Papatoetoe Intermediate

Education institution number:
1428
School type:
Intermediate
School gender:
Co-Educational
Definition:
Not Applicable
Total roll:
790
Telephone:
Address:

175 Motatau Road, Papatoetoe, Auckland

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Papatoetoe Intermediate

Te Ara Huarau | School Profile Report

Background

This Profile Report was written within 18 months of the Education Review Office and Papatoetoe Intermediate working in Te Ara Huarau, an improvement evaluation approach used in most English Medium State and State Integrated Schools. For more information about Te Ara Huarau see ERO’s website www.ero.govt.nz

Context

Papatoetoe Intermediate provides education for students in Years 7 and 8 and is located in South Auckland. An associate principal has been appointed to the senior leadership team since the previous ERO review.

The school’s vision is to develop capable staff who empower students in their learning. School values of safety, trust, attitude and respect (STAR) aim to develop students who are effective communicators, connected and have healthy minds and bodies.

Papatoetoe Intermediate’s strategic priorities for improving outcomes for learners are to:

  • ensure inclusion and equity of access to all students
  • promote learners’ rights and responsibilities; particularly student agency
  • provide consistently high-quality curriculum delivery appropriate for all students
  • ensure cooperative, collaborative, peaceful classrooms
  • promote cultural competencies and ensure learning focused relationships with whānau.

You can find a copy of the school’s strategic and annual plan on Papatoetoe Intermediate’s website.

ERO and the school are working together to evaluate the effectiveness of teaching and whānau connections to improve learners’ progress and achievement. 

The rationale for selecting this evaluation is to: 

  • improve success for all learners through a culturally responsive curriculum that values and celebrates their backgrounds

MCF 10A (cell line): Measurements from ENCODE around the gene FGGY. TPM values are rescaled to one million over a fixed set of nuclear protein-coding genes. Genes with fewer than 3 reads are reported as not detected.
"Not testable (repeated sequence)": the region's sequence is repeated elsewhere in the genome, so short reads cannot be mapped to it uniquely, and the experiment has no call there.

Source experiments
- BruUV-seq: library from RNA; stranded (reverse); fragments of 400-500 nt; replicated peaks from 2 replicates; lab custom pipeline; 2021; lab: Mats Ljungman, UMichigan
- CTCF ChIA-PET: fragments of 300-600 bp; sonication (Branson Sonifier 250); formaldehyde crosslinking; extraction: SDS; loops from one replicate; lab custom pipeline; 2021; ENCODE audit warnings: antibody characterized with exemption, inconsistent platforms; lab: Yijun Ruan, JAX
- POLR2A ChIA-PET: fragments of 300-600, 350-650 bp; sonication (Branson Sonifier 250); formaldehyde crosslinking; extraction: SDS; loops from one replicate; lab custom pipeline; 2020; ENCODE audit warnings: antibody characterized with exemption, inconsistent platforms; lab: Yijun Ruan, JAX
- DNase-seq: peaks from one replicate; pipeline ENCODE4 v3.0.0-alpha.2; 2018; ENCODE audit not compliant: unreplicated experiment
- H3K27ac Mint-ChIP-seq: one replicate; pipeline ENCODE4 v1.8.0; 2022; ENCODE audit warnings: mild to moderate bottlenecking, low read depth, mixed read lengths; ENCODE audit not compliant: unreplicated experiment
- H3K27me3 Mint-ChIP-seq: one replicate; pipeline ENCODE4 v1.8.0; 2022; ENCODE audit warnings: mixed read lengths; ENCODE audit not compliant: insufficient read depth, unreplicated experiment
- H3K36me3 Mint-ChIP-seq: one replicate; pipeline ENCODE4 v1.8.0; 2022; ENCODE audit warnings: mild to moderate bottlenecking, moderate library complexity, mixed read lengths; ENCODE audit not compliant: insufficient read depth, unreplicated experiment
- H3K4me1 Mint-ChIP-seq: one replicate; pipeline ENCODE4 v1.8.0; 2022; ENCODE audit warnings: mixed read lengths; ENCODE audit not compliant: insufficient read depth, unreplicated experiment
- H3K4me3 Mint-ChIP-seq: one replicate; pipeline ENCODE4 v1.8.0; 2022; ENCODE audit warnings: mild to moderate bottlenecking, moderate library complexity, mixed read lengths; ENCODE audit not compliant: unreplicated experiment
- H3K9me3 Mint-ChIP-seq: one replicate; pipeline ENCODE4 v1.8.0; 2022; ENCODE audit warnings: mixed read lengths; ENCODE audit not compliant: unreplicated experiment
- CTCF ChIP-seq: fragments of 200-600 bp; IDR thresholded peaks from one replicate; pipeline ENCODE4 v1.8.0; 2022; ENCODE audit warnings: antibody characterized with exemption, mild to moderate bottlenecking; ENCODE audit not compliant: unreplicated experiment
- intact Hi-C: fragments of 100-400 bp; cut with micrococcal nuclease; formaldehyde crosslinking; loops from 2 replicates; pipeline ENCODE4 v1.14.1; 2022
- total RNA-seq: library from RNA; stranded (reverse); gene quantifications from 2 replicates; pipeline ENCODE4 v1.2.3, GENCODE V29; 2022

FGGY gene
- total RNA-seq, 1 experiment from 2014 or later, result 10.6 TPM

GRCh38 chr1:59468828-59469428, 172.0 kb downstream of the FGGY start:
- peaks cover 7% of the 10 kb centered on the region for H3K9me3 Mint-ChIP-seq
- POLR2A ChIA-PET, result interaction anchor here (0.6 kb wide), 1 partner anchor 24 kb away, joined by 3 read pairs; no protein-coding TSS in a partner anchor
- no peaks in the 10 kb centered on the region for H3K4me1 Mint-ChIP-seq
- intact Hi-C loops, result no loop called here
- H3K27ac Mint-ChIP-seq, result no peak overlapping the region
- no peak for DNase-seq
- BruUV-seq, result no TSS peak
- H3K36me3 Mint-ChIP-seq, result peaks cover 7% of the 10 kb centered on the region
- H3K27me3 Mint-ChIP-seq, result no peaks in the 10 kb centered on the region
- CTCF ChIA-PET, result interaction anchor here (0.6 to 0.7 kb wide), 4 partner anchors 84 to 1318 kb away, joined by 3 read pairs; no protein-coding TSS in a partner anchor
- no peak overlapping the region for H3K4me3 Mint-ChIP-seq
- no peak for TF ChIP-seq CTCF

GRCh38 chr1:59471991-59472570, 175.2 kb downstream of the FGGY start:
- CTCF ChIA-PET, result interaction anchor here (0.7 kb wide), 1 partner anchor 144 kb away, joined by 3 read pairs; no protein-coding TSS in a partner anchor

• promote whānau ownership of and participation in their children’s learning.

The school expects to see increased engagement and success in learning for all students. It also expects to see teachers using effective teaching practices and further involvement of whānau in their children’s learning.

Strengths 

The school can draw from the following strengths to support its goal of developing a responsive curriculum, effective teaching and whānau connections to improve learners’ progress and achievement.

  • a positive, collaborative and supportive school culture
  • students’ strong sense of belonging and involvement in leadership
  • an increasingly responsive curriculum
  • high expectations for effective teaching practice.

Where to next?

Moving forward, the school will prioritise:

  • embedding effective teaching practices to promote success for all students
  • improving students’ progress and achievement in writing to develop their expression and confidence as learners.

ERO’s role will be to support the school in its evaluation for improvement cycle to improve outcomes for all learners. ERO will support the school in reporting their progress to the community. The next public report on ERO’s website will be a Te Ara Huarau | School Evaluation Report and is due within three years. 

Shelley Booysen
Director of Schools

25 January 2024

About the School

The Education Counts website provides further information about the school’s student population, student engagement and student achievement.  educationcounts.govt.nz/home

This school hosts two Mount Richmond Special School classes and Resource Teaching of Learning and Behaviour (RTLB) base on site.

Papatoetoe Intermediate

Board Assurance with Regulatory and Legislative Requirements Report 2023 to 2026

As of October 2023, the Papatoetoe Intermediate Board of Trustees has attested to the following regulatory and legislative requirements:

Board Administration

Yes

Curriculum

Yes

Management of Health, Safety and Welfare

No

Personnel Management

Yes

Finance

Yes

Assets

Yes

Actions for Compliance

ERO and the board have identified the following areas of non-compliance during the board assurance process:

  • ensure the Child Protection and Appointments Policies and guidelines for implementation, meet legislative requirements.

[Children’s Act 2014]

The board has since taken steps to address the areas of non-compliance identified.

Further Information

For further information please contact Papatoetoe Intermediate Board.

The next Board assurance that it is meeting regulatory and legislative requirements will be reported, along with the Te Ara Huarau | School Evaluation Report, within three years.

Information on ERO’s role and process in this review can be found on the Education Review Office website.